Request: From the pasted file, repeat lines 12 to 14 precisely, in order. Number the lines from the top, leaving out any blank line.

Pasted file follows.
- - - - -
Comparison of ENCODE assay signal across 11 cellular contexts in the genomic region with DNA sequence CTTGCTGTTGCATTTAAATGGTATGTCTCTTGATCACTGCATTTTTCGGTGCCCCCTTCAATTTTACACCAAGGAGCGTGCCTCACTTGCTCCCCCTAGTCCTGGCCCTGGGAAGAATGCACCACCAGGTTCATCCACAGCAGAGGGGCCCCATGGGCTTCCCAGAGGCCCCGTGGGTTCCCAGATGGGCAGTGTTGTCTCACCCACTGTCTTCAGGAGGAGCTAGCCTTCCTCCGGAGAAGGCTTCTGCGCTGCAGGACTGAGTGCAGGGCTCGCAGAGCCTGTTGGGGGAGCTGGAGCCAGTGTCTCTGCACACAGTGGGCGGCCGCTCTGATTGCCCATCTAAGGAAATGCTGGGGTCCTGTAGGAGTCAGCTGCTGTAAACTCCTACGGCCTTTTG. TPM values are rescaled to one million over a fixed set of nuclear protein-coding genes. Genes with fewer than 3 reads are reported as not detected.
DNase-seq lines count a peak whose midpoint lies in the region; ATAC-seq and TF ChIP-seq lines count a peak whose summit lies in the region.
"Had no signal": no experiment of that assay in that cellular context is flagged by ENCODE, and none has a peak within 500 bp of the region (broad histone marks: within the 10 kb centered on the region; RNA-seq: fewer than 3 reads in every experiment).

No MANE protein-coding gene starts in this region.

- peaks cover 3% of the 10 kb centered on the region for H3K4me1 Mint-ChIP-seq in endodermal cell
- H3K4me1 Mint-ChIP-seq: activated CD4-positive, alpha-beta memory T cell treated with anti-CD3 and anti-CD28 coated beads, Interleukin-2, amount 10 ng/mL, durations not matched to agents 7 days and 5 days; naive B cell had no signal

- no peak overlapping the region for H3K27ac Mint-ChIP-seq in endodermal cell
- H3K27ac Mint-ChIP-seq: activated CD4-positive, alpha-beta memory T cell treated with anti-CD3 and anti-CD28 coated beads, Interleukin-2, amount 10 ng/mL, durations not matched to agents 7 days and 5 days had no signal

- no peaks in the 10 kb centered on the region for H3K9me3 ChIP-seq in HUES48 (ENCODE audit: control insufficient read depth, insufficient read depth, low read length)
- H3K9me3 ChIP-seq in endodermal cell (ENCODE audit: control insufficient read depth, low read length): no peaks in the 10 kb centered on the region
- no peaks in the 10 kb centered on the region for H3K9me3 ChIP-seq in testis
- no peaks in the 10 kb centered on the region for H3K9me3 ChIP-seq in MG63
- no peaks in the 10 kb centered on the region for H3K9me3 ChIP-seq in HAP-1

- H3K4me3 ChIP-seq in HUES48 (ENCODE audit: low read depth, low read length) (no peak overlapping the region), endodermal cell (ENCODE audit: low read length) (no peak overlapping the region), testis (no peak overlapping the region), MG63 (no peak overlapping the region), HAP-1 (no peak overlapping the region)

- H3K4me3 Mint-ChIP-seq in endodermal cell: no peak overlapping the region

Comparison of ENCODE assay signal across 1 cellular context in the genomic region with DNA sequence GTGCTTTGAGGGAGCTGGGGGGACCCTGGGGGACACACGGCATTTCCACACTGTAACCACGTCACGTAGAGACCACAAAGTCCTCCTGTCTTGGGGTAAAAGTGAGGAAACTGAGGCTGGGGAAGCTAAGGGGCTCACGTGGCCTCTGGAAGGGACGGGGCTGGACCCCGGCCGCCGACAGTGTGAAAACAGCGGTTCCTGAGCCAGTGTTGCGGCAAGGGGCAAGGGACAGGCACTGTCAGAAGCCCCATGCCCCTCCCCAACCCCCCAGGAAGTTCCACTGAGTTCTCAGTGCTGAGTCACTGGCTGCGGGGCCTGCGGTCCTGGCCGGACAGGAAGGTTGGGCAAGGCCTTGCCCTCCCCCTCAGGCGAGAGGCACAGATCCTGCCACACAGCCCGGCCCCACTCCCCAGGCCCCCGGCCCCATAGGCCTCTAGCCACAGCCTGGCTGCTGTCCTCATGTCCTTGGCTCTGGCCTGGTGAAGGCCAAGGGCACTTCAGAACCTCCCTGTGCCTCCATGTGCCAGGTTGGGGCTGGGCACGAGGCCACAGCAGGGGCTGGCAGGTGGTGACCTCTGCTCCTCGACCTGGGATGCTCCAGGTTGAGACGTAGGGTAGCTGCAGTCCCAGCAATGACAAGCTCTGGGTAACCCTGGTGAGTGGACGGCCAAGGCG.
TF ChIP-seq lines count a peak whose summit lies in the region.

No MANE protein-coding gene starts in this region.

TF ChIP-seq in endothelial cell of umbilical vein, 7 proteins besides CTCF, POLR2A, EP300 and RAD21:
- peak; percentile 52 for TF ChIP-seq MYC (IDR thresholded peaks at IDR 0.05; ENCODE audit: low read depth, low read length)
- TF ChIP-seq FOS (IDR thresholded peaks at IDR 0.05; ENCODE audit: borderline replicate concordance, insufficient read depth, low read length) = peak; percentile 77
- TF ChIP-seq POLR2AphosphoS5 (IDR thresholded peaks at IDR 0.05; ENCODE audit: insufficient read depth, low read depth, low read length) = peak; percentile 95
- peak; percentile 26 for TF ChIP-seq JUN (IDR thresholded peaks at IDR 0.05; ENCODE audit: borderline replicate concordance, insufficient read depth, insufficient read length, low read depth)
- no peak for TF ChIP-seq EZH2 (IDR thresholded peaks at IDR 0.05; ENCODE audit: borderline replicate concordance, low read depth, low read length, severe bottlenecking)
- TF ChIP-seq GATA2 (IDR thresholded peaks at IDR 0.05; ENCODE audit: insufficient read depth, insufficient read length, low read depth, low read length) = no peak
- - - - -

- no peaks in the 10 kb centered on the region for H3K9me3 ChIP-seq in MG63
- no peaks in the 10 kb centered on the region for H3K9me3 ChIP-seq in HAP-1

- H3K4me3 ChIP-seq in HUES48 (ENCODE audit: low read depth, low read length) (no peak overlapping the region), endodermal cell (ENCODE audit: low read length) (no peak overlapping the region), testis (no peak overlapping the region), MG63 (no peak overlapping the region), HAP-1 (no peak overlapping the region)